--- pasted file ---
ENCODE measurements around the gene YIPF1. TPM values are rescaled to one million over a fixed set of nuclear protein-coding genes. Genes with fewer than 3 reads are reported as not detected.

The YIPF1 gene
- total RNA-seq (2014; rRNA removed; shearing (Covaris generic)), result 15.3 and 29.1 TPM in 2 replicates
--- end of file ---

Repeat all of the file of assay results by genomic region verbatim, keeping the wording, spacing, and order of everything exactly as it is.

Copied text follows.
ENCODE measurements around the gene YIPF1. TPM values are rescaled to one million over a fixed set of nuclear protein-coding genes. Genes with fewer than 3 reads are reported as not detected.

The YIPF1 gene
- total RNA-seq (2014; rRNA removed; shearing (Covaris generic)), result 15.3 and 29.1 TPM in 2 replicates